Some seem to accept that possibility as a fait accompli. Others, it seems, hide under the convenience of obfuscating language and clichés.   What we all seem to overlook is that mainstream, pedestrian or noble clichés, have illuminating and well as subjugating powers.  Errant clichés, when repeated often, become dictums and guiding ethos that are generally acceptable.
So, whether we speak of greed, corruption, violence against the state, subversion or treason, we can hardly discuss those issues coherently, if the intent of every writer or speaker is to fend for their sectional interest.
When a while back President Goodluck Ebele Jonathan said the nation could not negotiate or grant amnesty to “ghosts”, he was lampooned. Even though he spoke figuratively, ghost barbs soon flooded our media.
Recently, one commentator said it was absurd to discuss treason in relation to MOSSOB, while discussing amnesty for Boko Haram.  Along with MEND both entities, to certain degrees, do not wish corporate Nigeria well.  Their respective resort to violence and indiscriminate destruction of public and private properties and lives may vary, but these are not what a united Nigeria should be grappling with as it marks it’s centenary as a political entity.
Still,  we have other challenges that should give us pause since they can’t be wished or talked away; read rising human trafficking, booming baby factories, kidnaping, oil theft, rape and defilement of minors, inter-communal clashes and violent rifts between farming communities and nomadic fulani herdsmen; the latter are increasingly foreigners.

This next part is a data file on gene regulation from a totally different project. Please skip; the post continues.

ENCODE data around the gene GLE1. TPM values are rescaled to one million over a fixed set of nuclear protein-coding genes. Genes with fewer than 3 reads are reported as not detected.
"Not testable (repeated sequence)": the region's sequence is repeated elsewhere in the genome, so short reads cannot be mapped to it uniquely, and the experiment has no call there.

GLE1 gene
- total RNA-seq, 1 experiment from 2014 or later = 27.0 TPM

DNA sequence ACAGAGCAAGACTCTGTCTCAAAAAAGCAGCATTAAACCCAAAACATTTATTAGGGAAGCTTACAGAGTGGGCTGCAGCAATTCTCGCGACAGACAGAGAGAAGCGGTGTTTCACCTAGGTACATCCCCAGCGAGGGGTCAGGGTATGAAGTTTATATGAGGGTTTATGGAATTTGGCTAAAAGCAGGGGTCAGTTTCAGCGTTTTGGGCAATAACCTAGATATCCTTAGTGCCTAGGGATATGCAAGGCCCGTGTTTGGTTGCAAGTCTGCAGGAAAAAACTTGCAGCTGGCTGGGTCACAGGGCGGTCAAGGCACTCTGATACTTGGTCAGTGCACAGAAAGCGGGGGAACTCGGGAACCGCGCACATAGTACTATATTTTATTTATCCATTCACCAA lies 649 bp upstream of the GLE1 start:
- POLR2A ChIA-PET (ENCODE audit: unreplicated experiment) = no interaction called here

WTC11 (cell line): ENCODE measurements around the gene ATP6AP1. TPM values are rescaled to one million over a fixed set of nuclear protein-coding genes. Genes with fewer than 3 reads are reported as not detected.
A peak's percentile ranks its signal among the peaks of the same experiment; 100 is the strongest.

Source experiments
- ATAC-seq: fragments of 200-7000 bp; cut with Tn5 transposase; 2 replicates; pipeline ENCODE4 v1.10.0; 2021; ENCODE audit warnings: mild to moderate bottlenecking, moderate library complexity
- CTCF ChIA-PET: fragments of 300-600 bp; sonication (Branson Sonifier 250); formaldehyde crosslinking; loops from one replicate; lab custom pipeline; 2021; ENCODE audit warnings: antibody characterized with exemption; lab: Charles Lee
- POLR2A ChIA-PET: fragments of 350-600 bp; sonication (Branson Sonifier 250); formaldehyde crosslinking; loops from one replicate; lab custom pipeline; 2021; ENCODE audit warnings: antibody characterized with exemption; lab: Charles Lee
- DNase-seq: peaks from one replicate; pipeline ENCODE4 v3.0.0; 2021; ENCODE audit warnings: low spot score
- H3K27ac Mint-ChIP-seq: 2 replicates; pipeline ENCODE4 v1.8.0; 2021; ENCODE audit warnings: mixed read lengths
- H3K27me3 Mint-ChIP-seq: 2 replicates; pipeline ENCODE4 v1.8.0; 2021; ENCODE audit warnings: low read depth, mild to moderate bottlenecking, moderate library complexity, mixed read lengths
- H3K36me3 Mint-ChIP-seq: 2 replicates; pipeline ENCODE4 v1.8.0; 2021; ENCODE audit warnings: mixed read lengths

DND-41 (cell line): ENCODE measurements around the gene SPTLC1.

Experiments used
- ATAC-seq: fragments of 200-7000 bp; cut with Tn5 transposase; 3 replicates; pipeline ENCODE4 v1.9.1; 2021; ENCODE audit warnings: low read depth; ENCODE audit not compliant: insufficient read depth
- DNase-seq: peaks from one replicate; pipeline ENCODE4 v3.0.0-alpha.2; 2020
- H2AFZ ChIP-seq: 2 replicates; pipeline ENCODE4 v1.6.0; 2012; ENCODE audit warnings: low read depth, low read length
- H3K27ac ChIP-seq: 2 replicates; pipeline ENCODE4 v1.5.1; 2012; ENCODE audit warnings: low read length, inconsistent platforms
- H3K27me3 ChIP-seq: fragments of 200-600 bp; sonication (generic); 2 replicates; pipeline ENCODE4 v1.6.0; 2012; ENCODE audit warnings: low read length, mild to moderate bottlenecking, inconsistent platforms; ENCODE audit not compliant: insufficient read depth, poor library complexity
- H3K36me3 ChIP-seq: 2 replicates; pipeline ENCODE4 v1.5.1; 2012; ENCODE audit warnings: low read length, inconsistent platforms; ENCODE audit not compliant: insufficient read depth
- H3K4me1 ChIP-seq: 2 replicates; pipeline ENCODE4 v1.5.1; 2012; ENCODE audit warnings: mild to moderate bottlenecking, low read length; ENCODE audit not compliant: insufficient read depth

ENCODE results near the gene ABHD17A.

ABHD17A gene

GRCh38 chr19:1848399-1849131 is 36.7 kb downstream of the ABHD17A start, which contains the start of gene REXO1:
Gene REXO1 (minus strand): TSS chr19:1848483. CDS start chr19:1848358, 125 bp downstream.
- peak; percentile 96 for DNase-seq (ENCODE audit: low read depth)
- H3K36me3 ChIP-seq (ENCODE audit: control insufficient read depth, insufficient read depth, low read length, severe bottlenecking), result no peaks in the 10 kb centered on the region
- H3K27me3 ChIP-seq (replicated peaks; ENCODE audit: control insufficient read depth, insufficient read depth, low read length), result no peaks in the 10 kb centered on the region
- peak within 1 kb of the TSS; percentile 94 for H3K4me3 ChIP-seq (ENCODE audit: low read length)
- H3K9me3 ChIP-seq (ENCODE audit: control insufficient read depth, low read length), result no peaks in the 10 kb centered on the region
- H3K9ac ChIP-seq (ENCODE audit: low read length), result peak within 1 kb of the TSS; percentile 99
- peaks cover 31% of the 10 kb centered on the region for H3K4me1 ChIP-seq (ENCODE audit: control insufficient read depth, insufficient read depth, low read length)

Perhaps, Nigeria itself has become a clichés in our minds, or in concrete terms, “a mere geographical expression” as has been adduced by some.
And there is the values dimension of how our nation is being strangled by bad leadership and flawed policies.  Take for instance the issues of pardon or clemency, and what is now the vexing issue of plea bargaining.  Of the latter, we did not invent it.  What was required of us, was to understand it’s applicability fully, before copying and implementing it.  We did exactly the opposite.  Now, people say plea bargain is a ruse and an affront to the nation.
Some of those in power have gutted and bastardized the plea bargain process, in order to whittle down its effectiveness and create precedents, that may be applicable to them if they are ever found wanting after they leave office.  Hence, as it stands, the plea bargain process has become the tool of the elite rather than a public service and juridical tool meant to serve common cause.
But as a judicial and law enforcement tool, plea bargain, in countries like America retains an eminently useful place in law.  For our part, we have reduced it to a cliché with a view to subverting its very essence and relevance. As someone noted, “a petty thief is never offered plea bargain in Nigeria…  As we know, he gets a mandatory six  months sentence that someone who stole billions of Naira would get.”
“Pardons are for sinners.”  This is the ultimate sound bite and cliché. True, as it may be, you cannot equate someone who committed unintentional manslaughter and someone who committed premeditated culpable homicide.  And you cannot offer both the same level of consideration of pardon.